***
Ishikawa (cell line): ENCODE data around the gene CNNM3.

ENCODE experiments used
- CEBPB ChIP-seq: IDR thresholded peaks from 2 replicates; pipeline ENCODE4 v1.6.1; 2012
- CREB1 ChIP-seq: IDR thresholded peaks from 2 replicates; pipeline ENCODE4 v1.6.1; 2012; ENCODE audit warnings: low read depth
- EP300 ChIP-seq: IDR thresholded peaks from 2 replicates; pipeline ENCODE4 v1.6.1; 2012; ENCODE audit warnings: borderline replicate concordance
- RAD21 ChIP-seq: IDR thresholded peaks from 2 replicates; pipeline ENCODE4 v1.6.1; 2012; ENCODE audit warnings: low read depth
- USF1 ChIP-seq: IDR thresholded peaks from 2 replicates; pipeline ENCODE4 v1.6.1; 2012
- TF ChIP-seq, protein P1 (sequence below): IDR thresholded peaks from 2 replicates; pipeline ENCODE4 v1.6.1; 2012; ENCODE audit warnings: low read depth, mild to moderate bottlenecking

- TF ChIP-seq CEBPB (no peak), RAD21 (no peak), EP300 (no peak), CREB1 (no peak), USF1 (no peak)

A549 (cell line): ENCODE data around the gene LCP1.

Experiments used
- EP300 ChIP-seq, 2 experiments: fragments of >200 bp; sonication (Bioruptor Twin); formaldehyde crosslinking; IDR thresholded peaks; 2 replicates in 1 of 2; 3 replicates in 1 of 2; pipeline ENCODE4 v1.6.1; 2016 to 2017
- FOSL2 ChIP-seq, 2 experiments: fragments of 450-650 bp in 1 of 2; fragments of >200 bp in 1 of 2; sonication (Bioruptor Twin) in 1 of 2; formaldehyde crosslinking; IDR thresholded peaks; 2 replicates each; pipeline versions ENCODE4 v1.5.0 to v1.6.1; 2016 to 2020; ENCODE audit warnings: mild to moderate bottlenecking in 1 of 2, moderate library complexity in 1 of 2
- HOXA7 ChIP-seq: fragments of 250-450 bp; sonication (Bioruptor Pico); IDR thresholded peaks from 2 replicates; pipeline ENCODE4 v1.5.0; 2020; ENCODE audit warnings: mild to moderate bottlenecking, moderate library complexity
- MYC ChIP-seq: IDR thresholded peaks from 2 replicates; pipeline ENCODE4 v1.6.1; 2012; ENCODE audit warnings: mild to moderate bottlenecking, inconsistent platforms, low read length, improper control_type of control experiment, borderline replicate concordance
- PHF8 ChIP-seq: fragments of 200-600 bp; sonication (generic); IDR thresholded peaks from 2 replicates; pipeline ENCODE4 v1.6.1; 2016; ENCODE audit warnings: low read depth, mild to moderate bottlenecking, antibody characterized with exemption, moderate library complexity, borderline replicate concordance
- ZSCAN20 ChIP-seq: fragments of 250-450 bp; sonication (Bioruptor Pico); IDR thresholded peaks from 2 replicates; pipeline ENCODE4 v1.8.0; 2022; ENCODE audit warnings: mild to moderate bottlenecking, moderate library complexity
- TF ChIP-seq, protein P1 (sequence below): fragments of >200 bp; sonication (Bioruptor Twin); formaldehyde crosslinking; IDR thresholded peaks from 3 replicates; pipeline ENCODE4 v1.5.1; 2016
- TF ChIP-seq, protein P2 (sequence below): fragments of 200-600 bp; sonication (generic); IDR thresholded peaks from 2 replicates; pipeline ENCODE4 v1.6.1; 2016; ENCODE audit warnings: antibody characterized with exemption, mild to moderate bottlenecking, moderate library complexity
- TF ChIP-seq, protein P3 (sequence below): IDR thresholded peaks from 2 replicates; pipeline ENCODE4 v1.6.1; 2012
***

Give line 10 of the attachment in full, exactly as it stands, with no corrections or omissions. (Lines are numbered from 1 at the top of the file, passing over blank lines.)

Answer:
A549 (cell line): ENCODE data around the gene LCP1.